Once I posted a response to an incredibly stupid and misleading blog post by Goddard. Shortly afterwards, he was posting a picture of his web stats, boasting about the surge in traffic. I resolved never to respond to him again. Often now, he published blog posts so stupid,I just have to grit my teeth and turn away. Sometimes, I almost suspect he's posting posts intentionally stupid to bait pri-science blogs into responding.

I recommend not responding. It elevates his blog and his traffic. Goddard doesn't deserve the dignity of a response.

2012-03-01 01:43:27


John Hartz suggested that it may simply have been poor wording on the part of the author, refering to a 1970 prediction by an older study:

The data contained in a chain of reports (beginning with Nansen's 1893 report) cited by Balchen, suggests that the Arctic could be ice free by 1970. The article does not specifiy the date of the last report of this chain. I presume it was early in the 20th Century.

He did get a copy of the NYT article and confirm that it matches, so it was not faked.

But the logic still stands... the 1970 "prediction" was an obvious error of some sort, and Goddard and Watts both put it out there for people to eagerly swallow like a fish on a hook.

But in the end... I don't think Goddard gets traffic or gets taken seriously.  Hitting Watts would be worth it, if it was a direct blow to the head, but there's no reason to elevate Goddard's status by noticing the bug.

2012-03-01 02:06:36
Dikran Marsupial
Gavin Cawley

Taking Goddard seriously is the pretty much the shibboleth of irredemable denierhood (don't like the term denier, but sometimes it is unavoidable).  I would agree wtth JC that the value in correcting things that appear there is somewhat questionable.  Anybody who believes what they read at realscience [sic] is almost certainly beyond the reach of rational argument.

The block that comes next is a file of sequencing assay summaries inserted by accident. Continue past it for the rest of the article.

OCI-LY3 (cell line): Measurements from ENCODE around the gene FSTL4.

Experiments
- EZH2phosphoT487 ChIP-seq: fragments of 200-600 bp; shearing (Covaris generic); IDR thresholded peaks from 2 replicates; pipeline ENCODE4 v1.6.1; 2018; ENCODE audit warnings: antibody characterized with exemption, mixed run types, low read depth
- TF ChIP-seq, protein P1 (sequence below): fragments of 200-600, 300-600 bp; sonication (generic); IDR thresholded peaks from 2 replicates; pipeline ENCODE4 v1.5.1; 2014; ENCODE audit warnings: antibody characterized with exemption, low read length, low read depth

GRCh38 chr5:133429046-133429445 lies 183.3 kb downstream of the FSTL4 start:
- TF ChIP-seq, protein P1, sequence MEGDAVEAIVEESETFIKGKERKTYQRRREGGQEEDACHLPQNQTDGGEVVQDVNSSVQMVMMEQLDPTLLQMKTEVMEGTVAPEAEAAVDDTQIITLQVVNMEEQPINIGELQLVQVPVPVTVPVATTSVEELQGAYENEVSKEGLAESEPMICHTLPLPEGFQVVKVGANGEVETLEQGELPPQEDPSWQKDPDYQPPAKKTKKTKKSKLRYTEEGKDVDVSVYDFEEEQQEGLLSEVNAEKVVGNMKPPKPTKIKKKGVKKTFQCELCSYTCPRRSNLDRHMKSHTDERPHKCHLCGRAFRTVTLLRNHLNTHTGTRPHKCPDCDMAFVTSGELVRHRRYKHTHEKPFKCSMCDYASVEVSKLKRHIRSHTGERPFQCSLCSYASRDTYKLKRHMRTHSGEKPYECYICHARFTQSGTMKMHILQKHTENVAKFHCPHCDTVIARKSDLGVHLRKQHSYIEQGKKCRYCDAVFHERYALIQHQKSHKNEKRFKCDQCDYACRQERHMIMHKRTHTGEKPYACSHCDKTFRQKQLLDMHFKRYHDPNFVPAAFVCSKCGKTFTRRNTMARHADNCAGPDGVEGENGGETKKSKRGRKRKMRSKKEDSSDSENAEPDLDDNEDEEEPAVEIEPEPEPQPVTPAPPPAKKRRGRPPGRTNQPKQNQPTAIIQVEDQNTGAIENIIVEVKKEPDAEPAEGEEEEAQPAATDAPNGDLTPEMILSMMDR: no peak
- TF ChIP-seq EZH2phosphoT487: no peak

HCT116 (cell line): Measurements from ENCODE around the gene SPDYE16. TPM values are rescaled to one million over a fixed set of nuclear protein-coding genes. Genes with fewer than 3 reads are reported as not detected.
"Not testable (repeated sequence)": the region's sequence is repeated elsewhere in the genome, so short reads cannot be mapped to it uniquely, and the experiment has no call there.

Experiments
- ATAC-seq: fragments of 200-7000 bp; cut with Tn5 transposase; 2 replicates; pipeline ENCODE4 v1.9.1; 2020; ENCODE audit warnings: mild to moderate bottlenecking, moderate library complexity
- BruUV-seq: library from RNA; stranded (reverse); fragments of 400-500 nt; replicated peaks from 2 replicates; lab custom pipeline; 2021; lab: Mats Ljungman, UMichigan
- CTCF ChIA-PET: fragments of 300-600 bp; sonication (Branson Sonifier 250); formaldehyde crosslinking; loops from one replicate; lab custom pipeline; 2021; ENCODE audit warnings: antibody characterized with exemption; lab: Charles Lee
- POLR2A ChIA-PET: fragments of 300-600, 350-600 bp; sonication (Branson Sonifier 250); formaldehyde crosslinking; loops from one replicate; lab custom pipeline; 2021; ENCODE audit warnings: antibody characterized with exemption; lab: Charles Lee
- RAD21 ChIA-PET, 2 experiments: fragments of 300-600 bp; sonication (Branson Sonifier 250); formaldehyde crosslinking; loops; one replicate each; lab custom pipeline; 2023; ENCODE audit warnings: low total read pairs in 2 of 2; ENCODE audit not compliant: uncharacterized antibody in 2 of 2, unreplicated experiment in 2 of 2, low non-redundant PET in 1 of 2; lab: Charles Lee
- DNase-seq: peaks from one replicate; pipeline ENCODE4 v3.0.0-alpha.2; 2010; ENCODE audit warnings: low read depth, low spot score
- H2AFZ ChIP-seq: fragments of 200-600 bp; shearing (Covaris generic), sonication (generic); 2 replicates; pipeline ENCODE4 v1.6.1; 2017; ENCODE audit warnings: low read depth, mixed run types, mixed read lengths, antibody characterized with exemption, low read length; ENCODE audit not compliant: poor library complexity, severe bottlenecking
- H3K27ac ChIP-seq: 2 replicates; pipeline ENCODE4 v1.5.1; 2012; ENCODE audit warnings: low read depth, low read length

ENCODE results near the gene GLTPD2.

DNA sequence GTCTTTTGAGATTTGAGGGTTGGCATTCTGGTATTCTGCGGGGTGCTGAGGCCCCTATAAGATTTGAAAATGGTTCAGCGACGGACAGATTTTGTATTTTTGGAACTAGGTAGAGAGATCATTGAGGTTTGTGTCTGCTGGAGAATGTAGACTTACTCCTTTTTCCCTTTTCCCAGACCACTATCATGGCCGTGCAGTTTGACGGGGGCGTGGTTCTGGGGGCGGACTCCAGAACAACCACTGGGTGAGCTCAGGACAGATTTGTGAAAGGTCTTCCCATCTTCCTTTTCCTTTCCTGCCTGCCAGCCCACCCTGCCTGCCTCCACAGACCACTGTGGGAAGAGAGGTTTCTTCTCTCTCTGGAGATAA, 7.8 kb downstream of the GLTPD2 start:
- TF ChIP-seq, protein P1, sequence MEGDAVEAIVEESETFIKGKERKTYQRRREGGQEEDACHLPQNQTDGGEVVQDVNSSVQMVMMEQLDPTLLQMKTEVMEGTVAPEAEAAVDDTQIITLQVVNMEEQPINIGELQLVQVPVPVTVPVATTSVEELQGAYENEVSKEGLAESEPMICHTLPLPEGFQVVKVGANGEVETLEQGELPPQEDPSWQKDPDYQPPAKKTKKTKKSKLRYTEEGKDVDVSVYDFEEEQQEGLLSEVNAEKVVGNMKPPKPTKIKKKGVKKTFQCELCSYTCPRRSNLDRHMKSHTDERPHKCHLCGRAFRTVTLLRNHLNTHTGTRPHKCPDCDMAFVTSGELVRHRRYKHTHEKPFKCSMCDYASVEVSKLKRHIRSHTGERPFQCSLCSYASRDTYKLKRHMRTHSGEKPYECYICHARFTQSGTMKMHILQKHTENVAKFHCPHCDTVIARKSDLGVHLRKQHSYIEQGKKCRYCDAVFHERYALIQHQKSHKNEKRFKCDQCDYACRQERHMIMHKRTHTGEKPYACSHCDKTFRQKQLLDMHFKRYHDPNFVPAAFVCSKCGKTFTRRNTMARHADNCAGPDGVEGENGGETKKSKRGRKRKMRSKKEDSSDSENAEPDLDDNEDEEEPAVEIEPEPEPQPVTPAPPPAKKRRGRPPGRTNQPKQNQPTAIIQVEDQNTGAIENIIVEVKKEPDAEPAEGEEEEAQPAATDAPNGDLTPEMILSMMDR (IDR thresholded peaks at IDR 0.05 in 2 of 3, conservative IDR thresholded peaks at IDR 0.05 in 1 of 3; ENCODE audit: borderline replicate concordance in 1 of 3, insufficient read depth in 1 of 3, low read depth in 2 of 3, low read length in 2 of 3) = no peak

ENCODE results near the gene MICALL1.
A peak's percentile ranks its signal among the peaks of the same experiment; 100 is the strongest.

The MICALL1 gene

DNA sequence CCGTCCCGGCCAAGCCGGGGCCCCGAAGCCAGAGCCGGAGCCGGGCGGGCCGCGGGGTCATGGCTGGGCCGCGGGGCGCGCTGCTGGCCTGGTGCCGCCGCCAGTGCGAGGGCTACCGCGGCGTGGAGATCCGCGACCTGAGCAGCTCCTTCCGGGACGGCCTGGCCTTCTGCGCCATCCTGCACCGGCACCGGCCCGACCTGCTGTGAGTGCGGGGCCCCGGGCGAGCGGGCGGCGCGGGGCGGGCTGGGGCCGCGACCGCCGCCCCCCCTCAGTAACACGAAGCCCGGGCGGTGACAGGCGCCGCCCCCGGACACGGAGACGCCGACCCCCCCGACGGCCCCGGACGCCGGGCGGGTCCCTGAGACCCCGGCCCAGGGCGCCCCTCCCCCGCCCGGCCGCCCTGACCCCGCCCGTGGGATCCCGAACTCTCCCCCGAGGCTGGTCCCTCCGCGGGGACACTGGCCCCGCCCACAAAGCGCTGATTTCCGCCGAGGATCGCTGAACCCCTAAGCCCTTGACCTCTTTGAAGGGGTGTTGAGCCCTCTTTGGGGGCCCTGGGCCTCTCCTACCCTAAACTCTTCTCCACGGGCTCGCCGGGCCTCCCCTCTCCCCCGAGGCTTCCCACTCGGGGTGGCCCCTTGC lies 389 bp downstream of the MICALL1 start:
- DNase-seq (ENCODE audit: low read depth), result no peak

2012-03-01 02:52:55
Dana Nuccitelli

Everything Goddard posts is utter stupidity.  As John notes, when we respond to any of that stupidity, we just boost his traffic, and then he celebrates that he provoked us into a response.

Plus on this story, the prediction (ice free by 2000) is still wrong.  Sure, Goodard screwed up (what else is new?), but if we correct him, he'll both be happy to have elicited a response, and then say the prediction was still wrong anyway.

2012-03-01 04:41:59
Doc Snow
Kevin McKinney

I think I agree with the sentiment that this is a fly not worth swatting.  Nevertheless, the story is an interesting one:  what became of Col. Balchen's paper?  If it were never published, it would tend to show the exact converse of the point Goddard was attempting to make:  an intriguing (and 'alarmist') idea was floated (no pun intended), and, found wanting by informal peer review, it quietly sank.

2012-03-01 05:05:09
Doc Snow
Kevin McKinney

Following up on the previous comment, I find no sign that Col. Balchen ever published anything in the scientific literature.  Moreover, I find no paper prior to 1989 that expressed concern about a thinning Arctic ice pack.  (I'd want to search harder before going public with such a claim, though.)

2012-03-01 05:09:36


The article is still missing some links to other sources.

My reasons for publishing: